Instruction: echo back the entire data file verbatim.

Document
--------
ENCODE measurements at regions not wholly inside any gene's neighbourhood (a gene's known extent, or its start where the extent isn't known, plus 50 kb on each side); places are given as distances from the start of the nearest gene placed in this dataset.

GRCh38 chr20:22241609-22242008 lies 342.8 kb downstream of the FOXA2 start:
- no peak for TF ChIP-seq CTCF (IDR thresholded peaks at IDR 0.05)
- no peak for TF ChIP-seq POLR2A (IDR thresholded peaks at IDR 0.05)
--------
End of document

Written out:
ENCODE measurements at regions not wholly inside any gene's neighbourhood (a gene's known extent, or its start where the extent isn't known, plus 50 kb on each side); places are given as distances from the start of the nearest gene placed in this dataset.

GRCh38 chr20:22241609-22242008 lies 342.8 kb downstream of the FOXA2 start:
- no peak for TF ChIP-seq CTCF (IDR thresholded peaks at IDR 0.05)
- no peak for TF ChIP-seq POLR2A (IDR thresholded peaks at IDR 0.05)